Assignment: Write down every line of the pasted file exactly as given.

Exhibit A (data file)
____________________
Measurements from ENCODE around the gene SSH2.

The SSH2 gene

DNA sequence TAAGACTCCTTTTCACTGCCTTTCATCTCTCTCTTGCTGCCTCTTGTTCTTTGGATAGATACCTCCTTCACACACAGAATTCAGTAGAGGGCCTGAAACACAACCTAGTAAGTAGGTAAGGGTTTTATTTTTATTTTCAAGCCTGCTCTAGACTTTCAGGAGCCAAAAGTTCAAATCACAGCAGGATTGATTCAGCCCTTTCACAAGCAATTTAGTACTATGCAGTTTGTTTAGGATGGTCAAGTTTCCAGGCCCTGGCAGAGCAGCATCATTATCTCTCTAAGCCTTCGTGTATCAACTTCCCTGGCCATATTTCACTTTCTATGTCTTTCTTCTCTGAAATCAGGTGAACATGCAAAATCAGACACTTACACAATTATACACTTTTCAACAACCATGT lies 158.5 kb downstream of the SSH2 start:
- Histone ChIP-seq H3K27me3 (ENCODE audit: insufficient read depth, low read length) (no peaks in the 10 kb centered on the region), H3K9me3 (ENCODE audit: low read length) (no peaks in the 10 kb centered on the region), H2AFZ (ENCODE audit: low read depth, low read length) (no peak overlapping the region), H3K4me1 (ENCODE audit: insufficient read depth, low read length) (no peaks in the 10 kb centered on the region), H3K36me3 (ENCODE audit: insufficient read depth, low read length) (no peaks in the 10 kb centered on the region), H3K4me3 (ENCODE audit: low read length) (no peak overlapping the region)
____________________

Measurements from ENCODE around the gene SSH2.

The SSH2 gene

DNA sequence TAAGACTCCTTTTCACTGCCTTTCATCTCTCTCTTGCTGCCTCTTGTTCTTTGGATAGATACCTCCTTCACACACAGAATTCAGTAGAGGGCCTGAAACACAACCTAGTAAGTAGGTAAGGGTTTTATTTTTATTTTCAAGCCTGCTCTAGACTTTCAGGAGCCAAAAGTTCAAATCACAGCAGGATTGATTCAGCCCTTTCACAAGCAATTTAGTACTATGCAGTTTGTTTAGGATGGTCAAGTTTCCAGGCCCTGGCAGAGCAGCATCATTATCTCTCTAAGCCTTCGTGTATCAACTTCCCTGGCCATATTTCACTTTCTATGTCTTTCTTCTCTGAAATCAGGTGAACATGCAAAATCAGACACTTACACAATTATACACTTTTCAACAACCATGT lies 158.5 kb downstream of the SSH2 start:
- Histone ChIP-seq H3K27me3 (ENCODE audit: insufficient read depth, low read length) (no peaks in the 10 kb centered on the region), H3K9me3 (ENCODE audit: low read length) (no peaks in the 10 kb centered on the region), H2AFZ (ENCODE audit: low read depth, low read length) (no peak overlapping the region), H3K4me1 (ENCODE audit: insufficient read depth, low read length) (no peaks in the 10 kb centered on the region), H3K36me3 (ENCODE audit: insufficient read depth, low read length) (no peaks in the 10 kb centered on the region), H3K4me3 (ENCODE audit: low read length) (no peak overlapping the region)